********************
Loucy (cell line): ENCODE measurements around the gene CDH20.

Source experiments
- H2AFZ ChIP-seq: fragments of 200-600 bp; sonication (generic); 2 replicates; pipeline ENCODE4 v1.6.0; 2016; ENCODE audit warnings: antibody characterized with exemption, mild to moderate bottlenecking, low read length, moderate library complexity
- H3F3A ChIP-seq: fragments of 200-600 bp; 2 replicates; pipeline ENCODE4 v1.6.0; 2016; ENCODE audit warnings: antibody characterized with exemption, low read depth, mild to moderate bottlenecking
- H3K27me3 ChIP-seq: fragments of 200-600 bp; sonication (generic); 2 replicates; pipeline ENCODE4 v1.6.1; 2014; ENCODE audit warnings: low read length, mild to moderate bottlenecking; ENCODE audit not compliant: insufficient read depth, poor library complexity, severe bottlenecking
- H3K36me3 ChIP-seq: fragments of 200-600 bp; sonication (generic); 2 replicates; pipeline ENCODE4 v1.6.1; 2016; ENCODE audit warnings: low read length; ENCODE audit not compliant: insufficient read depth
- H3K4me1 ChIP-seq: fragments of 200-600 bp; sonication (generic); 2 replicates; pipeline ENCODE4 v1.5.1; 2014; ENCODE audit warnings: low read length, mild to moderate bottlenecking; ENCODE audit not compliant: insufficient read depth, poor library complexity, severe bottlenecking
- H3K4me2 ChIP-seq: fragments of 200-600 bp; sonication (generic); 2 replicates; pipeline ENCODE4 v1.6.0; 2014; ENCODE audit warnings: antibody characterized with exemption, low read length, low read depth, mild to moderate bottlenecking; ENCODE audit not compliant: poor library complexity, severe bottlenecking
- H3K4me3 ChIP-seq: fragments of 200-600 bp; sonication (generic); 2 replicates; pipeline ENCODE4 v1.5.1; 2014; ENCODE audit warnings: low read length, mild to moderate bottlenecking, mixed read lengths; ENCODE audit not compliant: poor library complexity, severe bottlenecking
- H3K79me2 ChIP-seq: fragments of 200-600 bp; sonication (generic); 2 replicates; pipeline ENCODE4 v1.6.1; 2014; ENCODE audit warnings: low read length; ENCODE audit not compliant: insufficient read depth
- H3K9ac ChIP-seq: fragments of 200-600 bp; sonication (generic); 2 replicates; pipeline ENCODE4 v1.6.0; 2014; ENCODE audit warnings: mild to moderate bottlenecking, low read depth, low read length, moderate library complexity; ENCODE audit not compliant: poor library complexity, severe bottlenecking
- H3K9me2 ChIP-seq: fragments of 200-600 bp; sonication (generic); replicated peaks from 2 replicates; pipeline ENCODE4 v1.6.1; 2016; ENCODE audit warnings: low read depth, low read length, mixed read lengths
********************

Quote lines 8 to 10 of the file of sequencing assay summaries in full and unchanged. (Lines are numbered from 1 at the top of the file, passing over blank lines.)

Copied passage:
- H3K4me2 ChIP-seq: fragments of 200-600 bp; sonication (generic); 2 replicates; pipeline ENCODE4 v1.6.0; 2014; ENCODE audit warnings: antibody characterized with exemption, low read length, low read depth, mild to moderate bottlenecking; ENCODE audit not compliant: poor library complexity, severe bottlenecking
- H3K4me3 ChIP-seq: fragments of 200-600 bp; sonication (generic); 2 replicates; pipeline ENCODE4 v1.5.1; 2014; ENCODE audit warnings: low read length, mild to moderate bottlenecking, mixed read lengths; ENCODE audit not compliant: poor library complexity, severe bottlenecking
- H3K79me2 ChIP-seq: fragments of 200-600 bp; sonication (generic); 2 replicates; pipeline ENCODE4 v1.6.1; 2014; ENCODE audit warnings: low read length; ENCODE audit not compliant: insufficient read depth